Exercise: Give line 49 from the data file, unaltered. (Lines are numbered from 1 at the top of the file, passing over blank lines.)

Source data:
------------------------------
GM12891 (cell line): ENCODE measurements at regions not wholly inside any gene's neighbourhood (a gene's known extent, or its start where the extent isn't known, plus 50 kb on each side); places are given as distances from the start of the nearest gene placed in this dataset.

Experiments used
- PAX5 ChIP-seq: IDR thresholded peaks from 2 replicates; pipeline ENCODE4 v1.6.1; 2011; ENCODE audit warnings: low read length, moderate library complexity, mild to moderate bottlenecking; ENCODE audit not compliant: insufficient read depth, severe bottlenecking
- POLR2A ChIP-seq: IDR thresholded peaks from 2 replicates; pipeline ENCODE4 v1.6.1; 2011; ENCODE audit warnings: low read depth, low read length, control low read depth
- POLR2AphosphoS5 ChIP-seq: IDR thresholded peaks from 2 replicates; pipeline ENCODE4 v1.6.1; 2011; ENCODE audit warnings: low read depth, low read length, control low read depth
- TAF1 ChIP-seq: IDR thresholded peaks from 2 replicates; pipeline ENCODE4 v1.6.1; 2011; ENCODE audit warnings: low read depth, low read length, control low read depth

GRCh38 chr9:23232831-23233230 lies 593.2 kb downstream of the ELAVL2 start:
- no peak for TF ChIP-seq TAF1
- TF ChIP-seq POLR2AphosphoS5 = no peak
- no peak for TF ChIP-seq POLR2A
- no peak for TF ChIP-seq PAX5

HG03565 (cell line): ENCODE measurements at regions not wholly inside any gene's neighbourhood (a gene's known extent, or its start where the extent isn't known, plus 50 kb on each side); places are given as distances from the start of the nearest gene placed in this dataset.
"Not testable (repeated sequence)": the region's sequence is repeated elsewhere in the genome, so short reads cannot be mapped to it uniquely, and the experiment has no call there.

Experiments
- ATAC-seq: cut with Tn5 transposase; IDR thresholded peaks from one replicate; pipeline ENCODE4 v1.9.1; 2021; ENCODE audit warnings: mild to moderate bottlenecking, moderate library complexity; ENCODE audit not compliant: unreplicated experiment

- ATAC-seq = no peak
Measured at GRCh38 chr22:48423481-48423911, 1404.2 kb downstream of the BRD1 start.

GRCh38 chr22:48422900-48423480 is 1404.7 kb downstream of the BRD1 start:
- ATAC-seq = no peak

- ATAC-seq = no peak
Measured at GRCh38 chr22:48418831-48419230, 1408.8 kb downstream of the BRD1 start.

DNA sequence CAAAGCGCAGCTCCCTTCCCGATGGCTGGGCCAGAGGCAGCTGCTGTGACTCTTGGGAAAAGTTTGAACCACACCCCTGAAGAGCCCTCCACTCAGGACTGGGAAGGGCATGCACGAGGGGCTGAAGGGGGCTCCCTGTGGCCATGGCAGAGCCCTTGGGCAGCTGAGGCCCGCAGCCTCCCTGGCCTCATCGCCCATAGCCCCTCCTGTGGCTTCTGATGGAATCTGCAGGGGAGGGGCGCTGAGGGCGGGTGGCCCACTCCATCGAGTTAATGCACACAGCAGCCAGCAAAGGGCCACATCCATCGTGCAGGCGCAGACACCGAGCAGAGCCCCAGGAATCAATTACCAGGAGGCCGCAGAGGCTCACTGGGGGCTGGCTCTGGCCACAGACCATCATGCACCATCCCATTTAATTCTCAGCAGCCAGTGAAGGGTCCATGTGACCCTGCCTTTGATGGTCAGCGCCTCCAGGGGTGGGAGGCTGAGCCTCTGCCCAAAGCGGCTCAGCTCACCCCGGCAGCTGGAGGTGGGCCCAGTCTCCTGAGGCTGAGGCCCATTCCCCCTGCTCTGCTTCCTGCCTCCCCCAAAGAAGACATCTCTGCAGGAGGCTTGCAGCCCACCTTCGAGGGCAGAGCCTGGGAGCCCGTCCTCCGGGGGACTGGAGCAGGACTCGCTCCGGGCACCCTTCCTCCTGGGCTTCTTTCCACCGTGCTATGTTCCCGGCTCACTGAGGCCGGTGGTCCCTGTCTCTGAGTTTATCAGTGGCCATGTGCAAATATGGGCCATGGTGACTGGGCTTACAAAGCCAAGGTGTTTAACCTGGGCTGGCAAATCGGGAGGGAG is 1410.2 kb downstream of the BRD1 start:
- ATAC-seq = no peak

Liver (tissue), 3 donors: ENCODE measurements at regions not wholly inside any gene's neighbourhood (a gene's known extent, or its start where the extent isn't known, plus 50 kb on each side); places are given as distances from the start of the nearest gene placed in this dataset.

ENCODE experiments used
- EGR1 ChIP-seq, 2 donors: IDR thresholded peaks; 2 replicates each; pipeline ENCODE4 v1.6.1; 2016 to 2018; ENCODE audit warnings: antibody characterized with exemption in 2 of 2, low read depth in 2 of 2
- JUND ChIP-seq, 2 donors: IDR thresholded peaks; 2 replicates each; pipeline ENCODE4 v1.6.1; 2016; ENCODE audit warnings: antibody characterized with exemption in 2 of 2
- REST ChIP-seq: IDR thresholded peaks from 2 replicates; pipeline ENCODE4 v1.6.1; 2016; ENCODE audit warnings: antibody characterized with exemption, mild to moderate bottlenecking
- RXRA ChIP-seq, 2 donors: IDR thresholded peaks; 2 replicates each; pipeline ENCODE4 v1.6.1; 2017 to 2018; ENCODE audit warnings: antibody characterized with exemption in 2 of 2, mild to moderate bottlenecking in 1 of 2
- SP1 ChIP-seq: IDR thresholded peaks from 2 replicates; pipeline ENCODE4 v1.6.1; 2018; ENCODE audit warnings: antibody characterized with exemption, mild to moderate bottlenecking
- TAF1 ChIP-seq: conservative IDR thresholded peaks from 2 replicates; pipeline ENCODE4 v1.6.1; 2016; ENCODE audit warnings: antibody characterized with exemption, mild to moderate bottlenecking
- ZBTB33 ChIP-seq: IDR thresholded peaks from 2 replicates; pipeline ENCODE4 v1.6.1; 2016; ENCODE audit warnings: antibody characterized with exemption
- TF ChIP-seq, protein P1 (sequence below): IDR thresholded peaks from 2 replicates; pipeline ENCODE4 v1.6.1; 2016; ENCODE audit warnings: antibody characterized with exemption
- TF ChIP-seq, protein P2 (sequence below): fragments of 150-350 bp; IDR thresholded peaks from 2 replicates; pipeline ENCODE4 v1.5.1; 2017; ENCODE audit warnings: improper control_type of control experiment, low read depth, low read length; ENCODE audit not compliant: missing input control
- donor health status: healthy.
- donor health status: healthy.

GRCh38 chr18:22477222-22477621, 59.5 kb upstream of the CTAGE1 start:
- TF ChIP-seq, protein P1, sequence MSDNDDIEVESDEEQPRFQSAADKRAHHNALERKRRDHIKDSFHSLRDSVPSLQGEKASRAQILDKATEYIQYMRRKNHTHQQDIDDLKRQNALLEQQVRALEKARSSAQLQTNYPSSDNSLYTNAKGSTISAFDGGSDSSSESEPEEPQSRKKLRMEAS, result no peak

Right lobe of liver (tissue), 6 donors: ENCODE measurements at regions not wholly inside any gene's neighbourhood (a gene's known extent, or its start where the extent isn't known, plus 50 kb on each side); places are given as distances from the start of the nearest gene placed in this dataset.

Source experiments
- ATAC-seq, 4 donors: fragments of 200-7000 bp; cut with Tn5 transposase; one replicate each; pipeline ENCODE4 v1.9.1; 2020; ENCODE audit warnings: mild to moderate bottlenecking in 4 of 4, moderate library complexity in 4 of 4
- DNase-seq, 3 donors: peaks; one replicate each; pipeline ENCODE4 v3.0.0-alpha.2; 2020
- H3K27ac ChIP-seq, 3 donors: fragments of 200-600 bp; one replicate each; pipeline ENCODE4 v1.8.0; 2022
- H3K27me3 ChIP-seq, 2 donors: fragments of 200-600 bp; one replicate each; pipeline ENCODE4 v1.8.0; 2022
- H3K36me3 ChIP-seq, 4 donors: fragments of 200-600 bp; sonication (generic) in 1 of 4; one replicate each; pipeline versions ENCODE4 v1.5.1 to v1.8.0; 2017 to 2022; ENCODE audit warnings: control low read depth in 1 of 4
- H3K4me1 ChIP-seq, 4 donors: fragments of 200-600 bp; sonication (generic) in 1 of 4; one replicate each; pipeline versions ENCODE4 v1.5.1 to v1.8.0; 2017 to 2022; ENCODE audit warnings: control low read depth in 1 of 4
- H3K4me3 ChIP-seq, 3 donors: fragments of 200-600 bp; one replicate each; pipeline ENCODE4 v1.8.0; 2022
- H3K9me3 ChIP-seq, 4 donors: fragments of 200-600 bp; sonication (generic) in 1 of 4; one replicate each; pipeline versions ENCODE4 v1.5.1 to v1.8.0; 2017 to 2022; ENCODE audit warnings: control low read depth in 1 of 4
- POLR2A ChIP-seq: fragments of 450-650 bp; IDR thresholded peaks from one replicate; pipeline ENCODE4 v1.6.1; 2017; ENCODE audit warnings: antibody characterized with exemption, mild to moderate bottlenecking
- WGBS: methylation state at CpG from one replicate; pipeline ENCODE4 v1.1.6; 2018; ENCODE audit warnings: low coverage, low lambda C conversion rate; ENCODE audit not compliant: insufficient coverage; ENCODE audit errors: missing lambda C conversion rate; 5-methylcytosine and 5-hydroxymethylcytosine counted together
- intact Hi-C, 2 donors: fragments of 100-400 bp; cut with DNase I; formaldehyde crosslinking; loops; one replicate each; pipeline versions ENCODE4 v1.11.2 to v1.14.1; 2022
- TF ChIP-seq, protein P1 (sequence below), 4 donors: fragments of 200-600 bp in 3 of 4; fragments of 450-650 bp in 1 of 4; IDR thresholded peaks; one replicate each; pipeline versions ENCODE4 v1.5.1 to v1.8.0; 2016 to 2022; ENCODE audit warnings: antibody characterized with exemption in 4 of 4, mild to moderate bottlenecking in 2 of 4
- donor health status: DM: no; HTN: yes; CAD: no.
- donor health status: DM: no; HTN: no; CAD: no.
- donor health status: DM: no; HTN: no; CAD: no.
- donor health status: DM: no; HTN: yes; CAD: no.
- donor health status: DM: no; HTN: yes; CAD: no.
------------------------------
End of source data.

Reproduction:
- POLR2A ChIP-seq: fragments of 450-650 bp; IDR thresholded peaks from one replicate; pipeline ENCODE4 v1.6.1; 2017; ENCODE audit warnings: antibody characterized with exemption, mild to moderate bottlenecking